I showed them the book about the soul bird and Leona was the first to respond. She asked, „Why is there a bird like that, does the soul look like a bird?“
And we were in the middle of it again.
Eren: „Maybe the person who wrote the book thinks so. It’s possible, isn’t it, Heike?“
I replied, „Yes, it’s possible.“
Melvin: „Then let’s read what it says now“.
I replied, „That’s a good idea. We’ll have a look at it“.
And what can I say. Once again, I was so completely enthralled by children that I can hardly put it into words. I would have loved to have had a hidden camera with me. The children were able to put themselves in the story very well and empathise with the soul bird. The boy in particular, who always has problems with the other children because of his social behaviour, found himself emotionally involved in so many passages. He was also able to name it and said: „Yes, that’s how my soul feels sometimes and then I don’t feel so good“. It’s really great that this boy in particular can name his feelings so well, but unfortunately doesn’t always know how to put it into practice.
The children were fascinated by how the soul bird, standing on one leg, turns the key with the other leg to unlock his individual drawers.
Leona said: „I think that’s great, I’d like to open my drawers like that too.“
I asked her, „What’s in your drawers, Leona? Do you want to tell us?“
Leona: „Yes, I would like to. I also have the drawers that the soul bird has, and also one for my most secret secret. I don’t tell anyone that. But I also have a drawer to help others“.
The other children then also told what was in their drawers. The children had great ideas about what could be found in the drawers. It was a lively exchange among themselves. The children talked a lot, except for my very quiet girl. She only said something when I addressed her directly.
Day 3 to 6
Over the next few days I painted the soul bird with the children. I provided the children with canvases, paints, brushes, glitter and feathers. Each child was allowed to creatively depict their own soul bird. The children seemed very happy. Two children could paint at a time in the next room. Here, too, the results were very impressive.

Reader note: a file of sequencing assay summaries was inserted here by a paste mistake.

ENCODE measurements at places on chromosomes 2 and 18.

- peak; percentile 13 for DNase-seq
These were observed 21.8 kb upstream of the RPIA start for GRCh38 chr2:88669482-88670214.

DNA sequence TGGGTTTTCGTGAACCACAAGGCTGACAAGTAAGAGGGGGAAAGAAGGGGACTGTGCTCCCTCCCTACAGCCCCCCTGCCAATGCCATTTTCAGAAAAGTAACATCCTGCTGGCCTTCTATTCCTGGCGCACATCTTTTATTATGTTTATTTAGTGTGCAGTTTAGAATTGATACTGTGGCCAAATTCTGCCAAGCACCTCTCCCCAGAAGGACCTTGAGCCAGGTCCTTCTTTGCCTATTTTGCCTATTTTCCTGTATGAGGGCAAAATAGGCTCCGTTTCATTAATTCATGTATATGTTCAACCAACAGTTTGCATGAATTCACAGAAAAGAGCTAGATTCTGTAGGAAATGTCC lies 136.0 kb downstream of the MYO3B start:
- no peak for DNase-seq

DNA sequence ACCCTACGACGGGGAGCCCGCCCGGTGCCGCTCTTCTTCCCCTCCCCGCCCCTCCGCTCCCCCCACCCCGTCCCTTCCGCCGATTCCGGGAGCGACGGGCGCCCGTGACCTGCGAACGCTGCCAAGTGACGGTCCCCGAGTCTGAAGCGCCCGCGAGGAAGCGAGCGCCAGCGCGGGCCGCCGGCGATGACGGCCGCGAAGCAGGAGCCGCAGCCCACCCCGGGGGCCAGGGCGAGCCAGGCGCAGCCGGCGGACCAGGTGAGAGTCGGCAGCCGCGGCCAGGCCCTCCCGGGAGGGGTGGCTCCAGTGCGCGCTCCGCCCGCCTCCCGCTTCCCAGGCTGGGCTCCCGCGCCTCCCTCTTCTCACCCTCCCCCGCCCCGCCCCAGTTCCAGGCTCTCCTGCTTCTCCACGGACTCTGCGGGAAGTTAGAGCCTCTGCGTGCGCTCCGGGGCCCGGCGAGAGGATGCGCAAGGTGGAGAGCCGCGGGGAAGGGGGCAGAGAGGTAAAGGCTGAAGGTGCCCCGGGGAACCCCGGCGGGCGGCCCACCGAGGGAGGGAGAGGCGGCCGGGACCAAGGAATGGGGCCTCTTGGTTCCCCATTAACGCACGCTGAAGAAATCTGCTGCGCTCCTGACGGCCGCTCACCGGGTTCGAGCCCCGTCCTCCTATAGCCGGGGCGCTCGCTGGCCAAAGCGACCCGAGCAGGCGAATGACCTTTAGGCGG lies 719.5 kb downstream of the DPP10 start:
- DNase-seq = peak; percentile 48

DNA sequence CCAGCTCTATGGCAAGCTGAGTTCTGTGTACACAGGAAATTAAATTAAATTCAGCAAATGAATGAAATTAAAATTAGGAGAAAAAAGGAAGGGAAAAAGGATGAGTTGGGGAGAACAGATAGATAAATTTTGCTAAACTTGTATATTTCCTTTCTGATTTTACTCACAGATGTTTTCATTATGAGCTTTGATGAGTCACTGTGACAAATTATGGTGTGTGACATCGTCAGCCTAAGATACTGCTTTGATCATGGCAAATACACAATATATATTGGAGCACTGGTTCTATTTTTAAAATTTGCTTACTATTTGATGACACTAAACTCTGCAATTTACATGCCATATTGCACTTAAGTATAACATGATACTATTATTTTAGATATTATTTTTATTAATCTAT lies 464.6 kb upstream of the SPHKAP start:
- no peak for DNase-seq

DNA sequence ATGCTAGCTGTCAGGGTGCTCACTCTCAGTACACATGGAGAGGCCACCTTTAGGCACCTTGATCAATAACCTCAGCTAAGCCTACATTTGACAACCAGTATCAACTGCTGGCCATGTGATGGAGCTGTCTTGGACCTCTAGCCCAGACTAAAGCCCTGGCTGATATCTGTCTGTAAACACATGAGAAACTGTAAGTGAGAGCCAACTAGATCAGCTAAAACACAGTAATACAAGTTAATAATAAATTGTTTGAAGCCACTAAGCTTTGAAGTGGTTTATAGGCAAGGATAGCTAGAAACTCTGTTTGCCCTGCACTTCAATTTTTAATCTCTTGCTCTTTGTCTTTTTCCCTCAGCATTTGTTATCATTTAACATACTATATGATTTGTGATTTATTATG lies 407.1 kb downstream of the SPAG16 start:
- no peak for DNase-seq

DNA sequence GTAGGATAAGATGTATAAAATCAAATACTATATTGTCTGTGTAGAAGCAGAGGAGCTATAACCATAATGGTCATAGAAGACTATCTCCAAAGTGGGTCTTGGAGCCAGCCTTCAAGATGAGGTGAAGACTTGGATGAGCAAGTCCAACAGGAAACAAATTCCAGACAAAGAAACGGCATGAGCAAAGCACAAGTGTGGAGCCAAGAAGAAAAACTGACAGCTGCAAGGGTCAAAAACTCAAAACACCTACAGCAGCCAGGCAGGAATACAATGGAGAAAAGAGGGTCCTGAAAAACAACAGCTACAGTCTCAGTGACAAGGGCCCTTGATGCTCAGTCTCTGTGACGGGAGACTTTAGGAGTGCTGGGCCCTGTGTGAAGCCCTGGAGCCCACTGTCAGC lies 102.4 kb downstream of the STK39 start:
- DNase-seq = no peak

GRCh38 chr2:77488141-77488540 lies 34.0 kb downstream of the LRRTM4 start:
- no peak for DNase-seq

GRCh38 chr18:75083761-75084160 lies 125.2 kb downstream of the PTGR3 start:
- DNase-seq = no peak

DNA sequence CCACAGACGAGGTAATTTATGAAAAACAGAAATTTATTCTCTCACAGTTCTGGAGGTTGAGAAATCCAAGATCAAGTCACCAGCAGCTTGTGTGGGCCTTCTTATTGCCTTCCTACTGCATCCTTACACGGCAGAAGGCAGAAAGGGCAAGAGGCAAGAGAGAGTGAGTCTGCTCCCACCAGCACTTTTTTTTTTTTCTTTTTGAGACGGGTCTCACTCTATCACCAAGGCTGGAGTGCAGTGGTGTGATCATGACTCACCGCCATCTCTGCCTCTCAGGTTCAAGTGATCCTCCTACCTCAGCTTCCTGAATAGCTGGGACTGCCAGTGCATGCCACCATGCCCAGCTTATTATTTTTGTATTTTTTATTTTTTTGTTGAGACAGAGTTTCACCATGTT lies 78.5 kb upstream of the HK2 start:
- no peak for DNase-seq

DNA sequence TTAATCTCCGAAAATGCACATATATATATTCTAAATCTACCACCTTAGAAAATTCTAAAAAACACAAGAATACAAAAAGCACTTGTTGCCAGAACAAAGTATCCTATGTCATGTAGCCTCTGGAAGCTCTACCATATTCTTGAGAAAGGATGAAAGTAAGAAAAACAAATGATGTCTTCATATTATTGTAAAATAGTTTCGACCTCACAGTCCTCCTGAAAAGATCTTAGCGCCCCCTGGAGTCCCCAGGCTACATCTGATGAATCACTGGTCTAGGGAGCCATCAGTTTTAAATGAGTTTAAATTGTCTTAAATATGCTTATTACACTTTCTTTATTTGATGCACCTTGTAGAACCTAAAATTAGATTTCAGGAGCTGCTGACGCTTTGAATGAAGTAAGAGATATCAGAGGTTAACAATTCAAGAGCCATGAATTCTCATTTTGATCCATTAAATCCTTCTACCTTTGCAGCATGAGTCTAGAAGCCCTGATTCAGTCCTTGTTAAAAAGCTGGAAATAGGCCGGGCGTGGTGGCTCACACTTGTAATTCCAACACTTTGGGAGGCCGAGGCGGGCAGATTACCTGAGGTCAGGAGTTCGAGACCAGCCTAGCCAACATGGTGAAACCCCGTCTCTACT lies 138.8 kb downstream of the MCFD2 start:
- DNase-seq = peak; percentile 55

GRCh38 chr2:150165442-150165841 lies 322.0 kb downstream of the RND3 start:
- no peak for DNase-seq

The children all painted a bird on their canvas first. All the children, except Melvin, then painted their own soul to it in some way.
Cedric, for example, painted a flower because his soul looks like a flower that keeps growing.
Leona has painted a heart hold by the soul bird. Inside is her soul, which looks like a zebra. Both are eating an ice cream together, which has been painted above. On the right of the picture you can see the house of the soul bird, which is also inside us and where the bird lives.
Caren has depicted her soul as a red circle with glitter.
When Rena, the quiet, shy girl, painted her picture, all the other children watched because, according to the other children, she is particularly good at painting. They all wanted to see what a great picture the „painting artist“ was making. This made Rena very proud.
Eren spent a particularly long time on his painting, almost an hour. He put a lot of thought into it and told a lot of stories. It was a great pleasure to watch him.
I would say that I have achieved my goal. All the children were very interested in the topic and were very motivated. Since the children were given the topic, they were also very active in it.
They were able to develop basic skills, for example linguistic and cognitive skills, by discussing and talking a lot with each other.
Leona, my observation child, was a particularly active participant because, on the one hand, she is quick on the uptake and can put things into practice quickly and also express them very well, and on the other hand because she is always very good at creativity and design.
Rena, the shy girl, was the only one who didn’t seem to have her head in the game when we were philosophising. In a larger group, she always says nothing of her own accord. Only when addressed directly and personally does she respond, but also reservedly. In individual situations, like when painting, she sometimes talks of her own accord, but also rather little. Nevertheless, I think that even the quiet children can take something away from this.
At the children’s request, we will continue to work on this project for a while. The plan is for each child to bring a cardboard box, a crate or a tin. We will paint and decorate these. Small folded boxes, the drawers, will be placed inside. The children can put things in them that are important to them, or even their most secret secrets.
Date of Publishing in German: March 2021
Copyright © Heike Breuer, see Imprint.